Recently he has expanded his repertoire to include venison and, interestingly, goat, which he finds 'lends itself very well to being cured', and uses to make 'a very beautiful, deep, burgundy-coloured salami spiced with rosemary.'

Luke believes that a solid understanding of the scientific principles behind fermenting meat is necessary before trying to do it out for yourself, explaining how he has used his own understanding of mould growth to create the perfect environment in which to hang the meat.

'In the smokehouse, over the years, we have developed the right type of mould and spores in the wood and we never really have the smokehouse empty. So there are all these salamis passing on the mould to the next batch. What we are essentially doing is trying to convert the dextrose (sugars) into lactic acids and that process is represented by mould growth.'

He is stumped, though, as to why Britain is so far behind the rest of Europe.

'It’s ironic we haven’t had a bigger charcuterie production in this country. Especially since legend has it that the Romans got the idea for dry-cured ham from Wales. We held meetings here with the local pork farmers to encourage them to go into charcuterie because it’s the preservation of meats and it adds better pound value to each pound of pork you produce.'

Perhaps we can learn from countries like France and Italy to inform our own versions?

'I’m not entirely sure. When we’ve been to Italy to have a look around it’s been a bit of a guarded secret what the exact recipes were!'

Ben Dulley, head chef at Emily WatkinsThe Kingham Plough, used to hold down a job in IT, but is now another chef for whom charcuterie has become more than a hobby. Under his expert guidance, the Oxfordshire pub now serve their own in-house venison salami and Ben is intent on stepping up their output further.

'I hope to keep playing with it and take it as far as I can. Obviously first and foremost I’m a chef but whenever I can fit in the charcuterie I try to. My perfect meal would always include charcuterie so it’s one of the elements I need to be good at. With the salami we started with a really strong product and improved it from there… we’re hoping to enter it into the Great Taste Awards to prove how good it is.'

But developing charcuterie at Kingham has never been straightforward, as the chef explains.

'It’s always a bit of a challenge trying to get the space to do it properly; we’ve ended up adapting the spaces we’ve got. What I have to do when I want to make a batch of salami, which requires a couple of days of fermentation (high humidity and high temperature), is book out one of the annexe bedrooms at the B&B for three or four days and adapt it; get it up to temperature, get a humidifier in there and so on. Afterwards the housekeeper always shouts at me because the sheets and curtains smell of salami!'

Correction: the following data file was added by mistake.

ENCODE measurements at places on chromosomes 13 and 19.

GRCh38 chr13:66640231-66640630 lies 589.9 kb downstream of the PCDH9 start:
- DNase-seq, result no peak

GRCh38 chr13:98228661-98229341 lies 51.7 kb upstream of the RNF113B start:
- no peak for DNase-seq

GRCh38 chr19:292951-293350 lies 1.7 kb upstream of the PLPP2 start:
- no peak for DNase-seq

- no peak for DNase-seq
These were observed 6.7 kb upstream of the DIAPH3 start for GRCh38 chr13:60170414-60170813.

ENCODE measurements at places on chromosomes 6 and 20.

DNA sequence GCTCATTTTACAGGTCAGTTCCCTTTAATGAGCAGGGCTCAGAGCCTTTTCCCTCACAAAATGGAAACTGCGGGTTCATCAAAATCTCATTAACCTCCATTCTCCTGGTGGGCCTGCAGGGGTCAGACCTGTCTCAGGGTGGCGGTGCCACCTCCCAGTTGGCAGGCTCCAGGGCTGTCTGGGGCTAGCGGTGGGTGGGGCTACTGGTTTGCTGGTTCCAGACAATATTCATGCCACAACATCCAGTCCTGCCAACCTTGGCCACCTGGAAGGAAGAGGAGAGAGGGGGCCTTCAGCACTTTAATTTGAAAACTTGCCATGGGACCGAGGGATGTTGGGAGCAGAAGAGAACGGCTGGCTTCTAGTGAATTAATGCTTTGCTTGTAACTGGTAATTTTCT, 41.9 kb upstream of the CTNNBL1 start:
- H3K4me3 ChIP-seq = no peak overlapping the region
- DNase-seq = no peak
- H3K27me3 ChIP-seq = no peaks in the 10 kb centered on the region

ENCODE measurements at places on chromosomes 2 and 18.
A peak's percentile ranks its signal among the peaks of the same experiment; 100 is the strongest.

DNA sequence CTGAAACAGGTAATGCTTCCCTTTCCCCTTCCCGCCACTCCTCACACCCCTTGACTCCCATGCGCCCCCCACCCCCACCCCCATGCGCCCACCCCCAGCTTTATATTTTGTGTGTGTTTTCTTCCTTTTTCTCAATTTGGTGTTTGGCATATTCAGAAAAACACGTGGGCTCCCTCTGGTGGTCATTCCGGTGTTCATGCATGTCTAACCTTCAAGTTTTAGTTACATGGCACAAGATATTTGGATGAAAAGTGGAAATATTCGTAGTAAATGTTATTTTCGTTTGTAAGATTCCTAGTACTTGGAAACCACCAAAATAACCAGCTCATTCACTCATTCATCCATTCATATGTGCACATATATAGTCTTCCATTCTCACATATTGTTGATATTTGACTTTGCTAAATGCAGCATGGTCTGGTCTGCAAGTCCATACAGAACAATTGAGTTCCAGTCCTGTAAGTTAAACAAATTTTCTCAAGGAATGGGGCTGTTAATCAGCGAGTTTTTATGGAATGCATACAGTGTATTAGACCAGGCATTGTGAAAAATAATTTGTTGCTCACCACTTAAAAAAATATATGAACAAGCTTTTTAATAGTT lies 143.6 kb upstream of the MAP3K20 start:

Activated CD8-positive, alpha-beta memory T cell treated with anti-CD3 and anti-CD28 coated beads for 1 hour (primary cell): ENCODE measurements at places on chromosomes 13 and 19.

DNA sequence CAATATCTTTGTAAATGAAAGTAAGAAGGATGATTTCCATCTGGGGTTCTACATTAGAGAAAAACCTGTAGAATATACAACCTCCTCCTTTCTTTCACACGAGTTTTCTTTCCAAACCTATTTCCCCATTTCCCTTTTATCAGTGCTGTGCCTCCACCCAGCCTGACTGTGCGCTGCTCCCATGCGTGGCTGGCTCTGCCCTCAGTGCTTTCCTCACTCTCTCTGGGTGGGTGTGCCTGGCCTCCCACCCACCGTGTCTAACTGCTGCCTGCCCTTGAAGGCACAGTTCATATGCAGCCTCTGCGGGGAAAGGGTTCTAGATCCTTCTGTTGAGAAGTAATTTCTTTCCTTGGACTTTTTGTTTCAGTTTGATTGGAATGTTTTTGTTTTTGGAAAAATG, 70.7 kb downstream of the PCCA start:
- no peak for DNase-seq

'For the rest of the process we have a cellar which is perfect for the curing and drying stage. It’s the right temperature so I just have to play around with the air speed and humidity. We’ve only recently got the humidifier so the first few batches I was literally getting a pan of hot water several times a day, taking it down to the cellar and splashing it on the floor! I had my hydrometer and my thermometer hanging from the ceiling telling me when I got it right and I had to just keep going. That was quite hard work, a lot of time and effort went into getting those first batches right.'

After a few years of trial and error and research in the form of books such as Home Production of Quality Meats and Sausages by the Marianski brothers ('It explained the science behind it all, it was quite a hard read but the content of the book was incredible'), Ben is now keen to pass on his learnings to his staff.

'I can talk about this until the cows come home so if they want to ask me a question I’m happy to answer and they can learn as much from me as they want to. The other guys are happy to get involved and I think they are proud of the products that we are turning out.'

While Ben believes that charcuterie making is on the rise among chefs and suppliers, he doesn’t yet feel that British charcuterie has an identity of its own – developing a signature British cured sausage could be the final frontier, according to the chef.

'British charcuterie is something new and exciting,' he concludes. 'And I think we can take it to a place where the Europeans aren’t quite taking it yet.'